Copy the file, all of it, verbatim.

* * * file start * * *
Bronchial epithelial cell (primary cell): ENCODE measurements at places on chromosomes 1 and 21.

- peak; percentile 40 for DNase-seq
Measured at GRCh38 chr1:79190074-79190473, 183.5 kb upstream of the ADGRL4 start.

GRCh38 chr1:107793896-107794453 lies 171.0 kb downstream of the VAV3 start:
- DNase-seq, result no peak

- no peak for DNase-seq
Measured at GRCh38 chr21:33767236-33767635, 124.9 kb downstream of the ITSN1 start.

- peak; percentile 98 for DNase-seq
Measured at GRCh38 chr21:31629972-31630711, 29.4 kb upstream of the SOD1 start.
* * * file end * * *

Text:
Bronchial epithelial cell (primary cell): ENCODE measurements at places on chromosomes 1 and 21.

- peak; percentile 40 for DNase-seq
Measured at GRCh38 chr1:79190074-79190473, 183.5 kb upstream of the ADGRL4 start.

GRCh38 chr1:107793896-107794453 lies 171.0 kb downstream of the VAV3 start:
- DNase-seq, result no peak

- no peak for DNase-seq
Measured at GRCh38 chr21:33767236-33767635, 124.9 kb downstream of the ITSN1 start.

- peak; percentile 98 for DNase-seq
Measured at GRCh38 chr21:31629972-31630711, 29.4 kb upstream of the SOD1 start.